With just 27% of all tech-related jobs, and less than 10% of Fintech leadership positions, currently held by women, the Fintech sector still has a long way to go to achieve gender equality.
To celebrate International Women’s Day (IWD), Cara Hayward, Director of Strategic Partnerships (North America), and host of this week’s episode of Payments Innovation, spoke to two Currencycloud colleagues, Fumbi Banjoko, Global Director of Sales Development, and Customer Success Manager Sarah Martin, about their experiences as women in senior positions in Fintech. They discussed the progress that has been made within the sector, and how we need to go further still to align with the theme of this year’s IWD and #EmbraceEquity.
Here are some key takeaways from their conversation:
When it comes to the personality traits that feed success, Fintech can learn from Martech
With a background in marketing technology, Sarah Martin had been accustomed to a sector that valued the soft skills of communication, connecting with audiences, and influencing opinions. When she moved into Fintech, she was struck not just by the male-dominated work environment, but by how assertive women needed to be to progress.
But is an assertive personality always right for the job? Could more be done within Fintech to follow Martech’s example of nurturing a range of behavioural traits, to encourage a wider diversity of personalities within the board room? And if less emphasis were placed on a single style of personality, would that lead to more women breaking through?
While the challenges women face vary from region to region, they all preserve the glass ceiling
Working in APAC, Martin’s experiences as a woman in Fintech are different from those of Fumbi Banjoko in EMEA and Cara Hayward in North America.
“In APAC, females are a bit more conservative,” explained Martin. “It’s just within our culture to always take the back seat and let a man take the lead in conversations; to have a more agreeable point of view and not come off too strong.”
In the UK, Banjoko highlighted the role economic background plays in the professional opportunities young people receive. In North America, Hayward pointed to a disparity between the large companies able to offer childcare and the startups which aren’t, to explain why many women don’t see startups as a viable career path.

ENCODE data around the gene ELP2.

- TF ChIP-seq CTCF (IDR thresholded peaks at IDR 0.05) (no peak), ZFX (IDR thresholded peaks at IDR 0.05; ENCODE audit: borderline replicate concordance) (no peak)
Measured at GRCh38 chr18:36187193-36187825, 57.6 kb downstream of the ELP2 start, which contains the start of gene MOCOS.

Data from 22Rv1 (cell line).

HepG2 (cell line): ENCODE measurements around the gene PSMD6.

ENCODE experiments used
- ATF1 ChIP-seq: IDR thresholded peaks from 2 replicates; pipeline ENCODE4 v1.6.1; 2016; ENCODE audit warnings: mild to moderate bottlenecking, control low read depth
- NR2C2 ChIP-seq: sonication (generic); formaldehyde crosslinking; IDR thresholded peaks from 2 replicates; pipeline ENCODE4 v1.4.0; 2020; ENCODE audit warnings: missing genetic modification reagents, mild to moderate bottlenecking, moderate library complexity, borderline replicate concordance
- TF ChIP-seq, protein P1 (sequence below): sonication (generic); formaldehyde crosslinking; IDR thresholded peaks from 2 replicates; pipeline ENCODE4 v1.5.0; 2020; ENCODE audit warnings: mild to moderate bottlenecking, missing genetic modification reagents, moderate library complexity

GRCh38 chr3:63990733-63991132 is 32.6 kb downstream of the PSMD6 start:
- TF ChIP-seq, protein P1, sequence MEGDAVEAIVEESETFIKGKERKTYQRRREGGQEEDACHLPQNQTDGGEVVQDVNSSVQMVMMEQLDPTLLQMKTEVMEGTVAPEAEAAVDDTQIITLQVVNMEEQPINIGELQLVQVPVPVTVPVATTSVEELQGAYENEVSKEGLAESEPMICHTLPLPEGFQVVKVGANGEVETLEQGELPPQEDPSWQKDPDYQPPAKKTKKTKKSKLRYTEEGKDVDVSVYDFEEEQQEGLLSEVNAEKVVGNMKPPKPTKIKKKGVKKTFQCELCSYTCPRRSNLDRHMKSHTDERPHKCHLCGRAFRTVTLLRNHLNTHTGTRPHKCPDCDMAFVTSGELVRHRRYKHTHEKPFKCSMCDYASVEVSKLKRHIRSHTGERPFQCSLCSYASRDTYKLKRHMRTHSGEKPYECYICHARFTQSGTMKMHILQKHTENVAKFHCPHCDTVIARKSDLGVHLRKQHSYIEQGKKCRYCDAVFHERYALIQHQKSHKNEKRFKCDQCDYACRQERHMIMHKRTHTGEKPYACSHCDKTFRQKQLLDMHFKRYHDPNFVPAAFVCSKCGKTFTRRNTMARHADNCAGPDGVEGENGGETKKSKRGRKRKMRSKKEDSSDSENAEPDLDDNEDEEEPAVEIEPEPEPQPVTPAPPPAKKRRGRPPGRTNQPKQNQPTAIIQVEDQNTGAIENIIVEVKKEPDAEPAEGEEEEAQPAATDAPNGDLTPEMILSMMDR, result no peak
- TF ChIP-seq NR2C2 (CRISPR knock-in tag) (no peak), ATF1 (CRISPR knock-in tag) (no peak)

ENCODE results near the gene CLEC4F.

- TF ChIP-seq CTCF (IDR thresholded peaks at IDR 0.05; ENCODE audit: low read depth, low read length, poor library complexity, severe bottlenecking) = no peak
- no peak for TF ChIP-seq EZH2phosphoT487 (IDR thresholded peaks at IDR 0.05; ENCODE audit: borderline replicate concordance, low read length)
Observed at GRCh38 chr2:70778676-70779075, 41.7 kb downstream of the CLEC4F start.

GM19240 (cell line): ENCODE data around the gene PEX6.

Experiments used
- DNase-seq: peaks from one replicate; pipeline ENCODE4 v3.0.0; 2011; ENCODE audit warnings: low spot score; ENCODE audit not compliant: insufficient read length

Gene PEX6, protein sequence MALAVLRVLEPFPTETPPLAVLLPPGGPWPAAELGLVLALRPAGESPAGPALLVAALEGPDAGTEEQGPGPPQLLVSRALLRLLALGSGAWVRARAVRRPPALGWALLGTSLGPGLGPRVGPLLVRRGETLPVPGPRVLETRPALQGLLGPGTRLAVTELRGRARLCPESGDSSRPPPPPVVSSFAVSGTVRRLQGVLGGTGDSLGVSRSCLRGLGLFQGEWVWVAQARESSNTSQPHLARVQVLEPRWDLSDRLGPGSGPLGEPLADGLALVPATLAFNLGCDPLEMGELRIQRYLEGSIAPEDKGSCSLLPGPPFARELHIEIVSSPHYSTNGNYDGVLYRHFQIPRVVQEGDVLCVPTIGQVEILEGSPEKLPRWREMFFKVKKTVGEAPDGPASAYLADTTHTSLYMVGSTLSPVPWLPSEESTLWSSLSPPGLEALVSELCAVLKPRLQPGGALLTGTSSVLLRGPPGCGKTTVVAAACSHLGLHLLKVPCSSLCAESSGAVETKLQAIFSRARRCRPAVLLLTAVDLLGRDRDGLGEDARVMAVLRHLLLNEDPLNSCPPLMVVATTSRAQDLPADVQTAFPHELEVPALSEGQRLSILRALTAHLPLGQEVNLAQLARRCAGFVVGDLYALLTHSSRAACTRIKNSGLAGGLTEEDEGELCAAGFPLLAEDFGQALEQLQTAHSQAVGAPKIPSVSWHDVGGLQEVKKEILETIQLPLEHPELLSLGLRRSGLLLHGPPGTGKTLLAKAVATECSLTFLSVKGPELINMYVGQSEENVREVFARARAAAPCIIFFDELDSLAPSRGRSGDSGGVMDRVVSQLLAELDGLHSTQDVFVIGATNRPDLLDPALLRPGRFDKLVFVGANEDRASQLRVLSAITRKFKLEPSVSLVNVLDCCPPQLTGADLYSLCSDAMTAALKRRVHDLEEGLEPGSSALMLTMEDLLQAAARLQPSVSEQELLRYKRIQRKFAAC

Although the challenges vary across the globe, it is clear every region has work to do.
Women’s networking groups are providing a platform for progress
While self-doubt can hold women back from applying for more senior roles, women’s networking is helping to change that.
“I’ve noticed the rise of women’s groups and networks in tech,” said Banjoko. “And that community is organically building across different regions. There’s a shift coming. There can be many women in the room.”
Not only does women’s networking help to build a sense of community and collaboration, it can also connect younger women with those in more senior roles, who can act as mentors.
At Currencycloud, grassroots women’s groups are forming across all regions. In Europe, “We actually launched Currencycloud’s first Afro-Caribbean Employee Resource Group, Bl@CC, at the back end of last year, which is a great achievement to help nurture the black employees we have in Currencycloud and also try and attract more black talent,” said Banjoko. In APAC, women’s networking is fostering stronger personal relationships outside work, while in North America, external women in tech groups allow Currencycloud employees to share their own experiences more widely, while importing fresh ideas back into the organisation.
These relationships are already building the foundation for future generations of women, and the Fintech sector more widely, to #EmbraceEquity.
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Until next time!